Why Is Idaho Called the Gem State?

Idaho is known for its many semi-precious gems.
The semi-precious gem topaz is found in Idaho.
The monarch butterfly is the official insect of Idaho.
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  • Written By: Esther Ejim
  • Edited By: Kaci Lane Hindman
  • Last Modified Date: 18 August 2014
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Idaho is called the gem state due to the meaning behind the name “Idaho.” In 1860, a mining lobbyist known as George M. Willing proposed this name to Congress as a name for a new territory. In the mid- to late-1800s, Indian names were popular, and Mr. Willing had told Congress that Idaho was a Shoshone Indian word that translated to “Gem of The Mountain.” It was eventually discovered that Mr. Willing had made the name up since it was not actually an Indian word.

The new territory that Mr. William had tried to name Idaho was instead named Colorado or Idaho by Congress after they discovered that Idaho was not a real Indian word. Still, the name Idaho stuck and another territory was eventually bestowed with the name in 1863 by Congress. It is from this translation of the supposed Indian word that the term “gem state” was coined.

Gem state is a most fitting name for Idaho because the state produces more than 240 different types of minerals. These minerals include semi-precious gems like aquamarine, cerrusite, vivianite, pyromorphite and ilavite. The Idaho mountains contain deposits of gold veins, zinc, lead, copper and cobalt. Other gems include opal, tourmaline, topaz and jasper.


The official state gem of Idaho is the star garnet, a gem that is only found in Idaho and India in appreciable quantities. Another feature that makes the term “gem state” most apt is the fact that Idaho is the topmost silver mining state in the United States. More than one fifth of the silver mined in the United States is produced in Idaho. Apart from the “gem state,” another nickname for Idaho is “The land of Famous Potatoes,” a name given in response to the state’s famous Idaho potatoes.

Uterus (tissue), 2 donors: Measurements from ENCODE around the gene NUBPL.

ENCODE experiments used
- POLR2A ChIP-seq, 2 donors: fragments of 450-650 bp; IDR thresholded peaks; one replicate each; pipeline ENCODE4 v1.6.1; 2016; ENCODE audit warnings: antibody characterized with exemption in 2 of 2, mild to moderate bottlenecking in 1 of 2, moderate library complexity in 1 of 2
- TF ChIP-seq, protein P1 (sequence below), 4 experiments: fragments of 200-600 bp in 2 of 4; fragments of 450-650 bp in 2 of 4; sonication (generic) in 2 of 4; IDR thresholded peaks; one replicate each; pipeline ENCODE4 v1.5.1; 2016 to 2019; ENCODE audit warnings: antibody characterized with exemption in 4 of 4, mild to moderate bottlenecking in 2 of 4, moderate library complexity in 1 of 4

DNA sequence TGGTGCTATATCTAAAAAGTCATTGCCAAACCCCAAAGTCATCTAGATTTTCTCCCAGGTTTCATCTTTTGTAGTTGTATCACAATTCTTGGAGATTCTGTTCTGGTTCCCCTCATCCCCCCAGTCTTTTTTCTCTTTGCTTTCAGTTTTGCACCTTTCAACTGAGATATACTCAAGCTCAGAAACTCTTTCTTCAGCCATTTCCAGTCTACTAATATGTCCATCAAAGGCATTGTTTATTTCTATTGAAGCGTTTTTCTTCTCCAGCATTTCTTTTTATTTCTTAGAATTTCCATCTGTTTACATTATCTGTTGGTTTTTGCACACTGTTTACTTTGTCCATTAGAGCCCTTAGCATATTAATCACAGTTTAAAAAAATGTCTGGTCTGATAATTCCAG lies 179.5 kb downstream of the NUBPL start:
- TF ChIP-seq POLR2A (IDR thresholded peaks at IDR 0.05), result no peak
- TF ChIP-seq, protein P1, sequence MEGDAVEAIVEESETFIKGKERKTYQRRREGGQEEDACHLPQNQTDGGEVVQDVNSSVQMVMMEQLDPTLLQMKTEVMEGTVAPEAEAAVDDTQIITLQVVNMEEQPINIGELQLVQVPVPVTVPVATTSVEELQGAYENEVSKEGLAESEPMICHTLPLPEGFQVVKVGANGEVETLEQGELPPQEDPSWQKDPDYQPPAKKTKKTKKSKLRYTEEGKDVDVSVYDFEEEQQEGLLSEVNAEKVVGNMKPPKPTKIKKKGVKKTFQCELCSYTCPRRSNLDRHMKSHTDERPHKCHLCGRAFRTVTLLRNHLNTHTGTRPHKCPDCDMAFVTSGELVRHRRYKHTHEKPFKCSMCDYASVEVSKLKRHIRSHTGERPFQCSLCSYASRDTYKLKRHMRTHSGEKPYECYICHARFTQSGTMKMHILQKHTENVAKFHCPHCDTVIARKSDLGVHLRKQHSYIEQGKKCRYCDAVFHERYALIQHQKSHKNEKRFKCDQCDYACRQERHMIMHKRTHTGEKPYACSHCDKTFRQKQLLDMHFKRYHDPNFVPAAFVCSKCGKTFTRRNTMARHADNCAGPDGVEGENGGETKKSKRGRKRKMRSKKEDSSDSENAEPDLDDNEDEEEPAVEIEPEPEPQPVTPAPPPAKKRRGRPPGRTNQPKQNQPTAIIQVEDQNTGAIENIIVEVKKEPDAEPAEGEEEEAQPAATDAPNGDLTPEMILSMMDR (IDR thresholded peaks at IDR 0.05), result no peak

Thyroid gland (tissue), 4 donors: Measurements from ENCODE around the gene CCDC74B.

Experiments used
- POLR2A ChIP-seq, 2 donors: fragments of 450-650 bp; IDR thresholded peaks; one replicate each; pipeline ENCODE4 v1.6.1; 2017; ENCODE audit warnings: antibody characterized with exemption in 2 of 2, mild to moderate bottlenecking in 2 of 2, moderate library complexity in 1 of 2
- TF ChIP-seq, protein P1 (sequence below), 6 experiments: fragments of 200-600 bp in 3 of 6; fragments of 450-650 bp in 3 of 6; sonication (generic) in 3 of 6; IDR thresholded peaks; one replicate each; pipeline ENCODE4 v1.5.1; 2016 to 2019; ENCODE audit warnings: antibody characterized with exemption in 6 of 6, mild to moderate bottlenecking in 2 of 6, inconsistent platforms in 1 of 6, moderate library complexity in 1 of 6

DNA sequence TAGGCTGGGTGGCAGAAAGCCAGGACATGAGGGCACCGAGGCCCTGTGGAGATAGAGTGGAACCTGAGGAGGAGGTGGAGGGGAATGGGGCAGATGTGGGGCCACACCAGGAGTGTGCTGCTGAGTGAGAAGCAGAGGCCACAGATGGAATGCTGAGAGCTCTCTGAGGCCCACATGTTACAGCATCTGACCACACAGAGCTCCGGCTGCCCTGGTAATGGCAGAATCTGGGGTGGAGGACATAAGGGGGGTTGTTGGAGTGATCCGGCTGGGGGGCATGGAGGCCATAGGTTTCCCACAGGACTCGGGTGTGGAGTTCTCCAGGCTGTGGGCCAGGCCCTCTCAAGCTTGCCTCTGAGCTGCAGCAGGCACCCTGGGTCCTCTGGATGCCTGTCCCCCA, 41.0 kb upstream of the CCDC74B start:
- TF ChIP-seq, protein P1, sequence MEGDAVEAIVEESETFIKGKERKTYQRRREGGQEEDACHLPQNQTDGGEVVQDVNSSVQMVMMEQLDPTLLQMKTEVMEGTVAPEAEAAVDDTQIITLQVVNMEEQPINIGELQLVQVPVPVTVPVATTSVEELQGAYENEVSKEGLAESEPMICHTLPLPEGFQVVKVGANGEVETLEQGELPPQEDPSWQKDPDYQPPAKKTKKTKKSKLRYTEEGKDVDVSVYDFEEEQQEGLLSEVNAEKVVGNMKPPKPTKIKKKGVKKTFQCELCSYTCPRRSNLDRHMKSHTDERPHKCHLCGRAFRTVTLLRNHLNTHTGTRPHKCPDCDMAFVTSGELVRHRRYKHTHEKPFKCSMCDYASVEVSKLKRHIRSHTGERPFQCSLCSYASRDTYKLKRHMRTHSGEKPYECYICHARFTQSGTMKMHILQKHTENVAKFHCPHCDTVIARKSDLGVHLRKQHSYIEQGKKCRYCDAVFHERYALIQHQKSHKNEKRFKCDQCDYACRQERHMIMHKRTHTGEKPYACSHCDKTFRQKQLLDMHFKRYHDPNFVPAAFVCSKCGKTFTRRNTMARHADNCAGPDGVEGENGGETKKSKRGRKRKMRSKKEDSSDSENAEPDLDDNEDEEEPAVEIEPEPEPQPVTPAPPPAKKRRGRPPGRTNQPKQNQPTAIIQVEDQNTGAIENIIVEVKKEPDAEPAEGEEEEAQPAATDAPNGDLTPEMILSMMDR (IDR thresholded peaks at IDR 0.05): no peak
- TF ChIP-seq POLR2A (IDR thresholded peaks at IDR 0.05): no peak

Idaho also has other symbols like an official fish, which is the cutthroat trout, and an official flower, which is the syringa. Idaho’s official fossil is the Haggerman horse fossil, the official insect is the monarch butterfly, and the official tree is the white pine. As expected, the official vegetable is the potato.

Another interesting symbol of the gem state is its flag. Idaho’s state flag is composed of a blue background with the state seal in the middle. A scroll underneath the seal contains the words State of Idaho,” while three edges of the flag are bordered by a gold band. The state motto of Idaho is the Latin phrase Esto perpertua, which means “Let it be Perpertual.” This motto can be found on the state seal, flag and quarter.


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